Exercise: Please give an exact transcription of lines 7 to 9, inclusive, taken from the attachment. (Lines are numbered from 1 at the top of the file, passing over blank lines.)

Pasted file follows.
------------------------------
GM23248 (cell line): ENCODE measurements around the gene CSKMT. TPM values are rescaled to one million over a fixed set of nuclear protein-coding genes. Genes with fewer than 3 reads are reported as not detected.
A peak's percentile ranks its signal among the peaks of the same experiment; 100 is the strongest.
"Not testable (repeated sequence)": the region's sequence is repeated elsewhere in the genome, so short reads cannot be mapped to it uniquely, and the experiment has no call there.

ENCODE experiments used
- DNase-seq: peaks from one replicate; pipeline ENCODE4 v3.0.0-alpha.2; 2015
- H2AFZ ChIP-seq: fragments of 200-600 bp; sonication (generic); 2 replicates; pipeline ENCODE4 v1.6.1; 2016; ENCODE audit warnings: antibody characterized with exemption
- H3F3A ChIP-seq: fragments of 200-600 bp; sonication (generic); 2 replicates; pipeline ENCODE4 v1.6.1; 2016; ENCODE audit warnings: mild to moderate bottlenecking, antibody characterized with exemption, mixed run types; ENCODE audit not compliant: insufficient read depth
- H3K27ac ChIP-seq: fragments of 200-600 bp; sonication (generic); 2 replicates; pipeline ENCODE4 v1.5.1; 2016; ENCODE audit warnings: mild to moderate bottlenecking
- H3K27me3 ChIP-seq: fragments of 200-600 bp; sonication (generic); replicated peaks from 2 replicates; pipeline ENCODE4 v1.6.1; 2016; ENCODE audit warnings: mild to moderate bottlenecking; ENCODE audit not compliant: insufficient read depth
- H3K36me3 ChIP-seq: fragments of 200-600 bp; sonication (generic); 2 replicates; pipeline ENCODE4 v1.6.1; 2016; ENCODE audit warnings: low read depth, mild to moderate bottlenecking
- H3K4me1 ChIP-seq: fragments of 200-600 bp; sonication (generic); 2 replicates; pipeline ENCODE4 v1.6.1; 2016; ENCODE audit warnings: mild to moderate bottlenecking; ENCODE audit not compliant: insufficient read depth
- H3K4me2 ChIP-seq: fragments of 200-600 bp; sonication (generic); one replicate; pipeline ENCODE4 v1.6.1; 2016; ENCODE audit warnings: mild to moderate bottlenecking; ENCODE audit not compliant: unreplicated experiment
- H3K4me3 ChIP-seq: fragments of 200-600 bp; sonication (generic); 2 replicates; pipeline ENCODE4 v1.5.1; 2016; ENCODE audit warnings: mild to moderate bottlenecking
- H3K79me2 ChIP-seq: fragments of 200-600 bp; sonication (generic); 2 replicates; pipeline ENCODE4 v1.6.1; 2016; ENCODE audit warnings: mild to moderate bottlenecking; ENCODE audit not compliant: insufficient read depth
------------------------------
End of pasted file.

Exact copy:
- H3F3A ChIP-seq: fragments of 200-600 bp; sonication (generic); 2 replicates; pipeline ENCODE4 v1.6.1; 2016; ENCODE audit warnings: mild to moderate bottlenecking, antibody characterized with exemption, mixed run types; ENCODE audit not compliant: insufficient read depth
- H3K27ac ChIP-seq: fragments of 200-600 bp; sonication (generic); 2 replicates; pipeline ENCODE4 v1.5.1; 2016; ENCODE audit warnings: mild to moderate bottlenecking
- H3K27me3 ChIP-seq: fragments of 200-600 bp; sonication (generic); replicated peaks from 2 replicates; pipeline ENCODE4 v1.6.1; 2016; ENCODE audit warnings: mild to moderate bottlenecking; ENCODE audit not compliant: insufficient read depth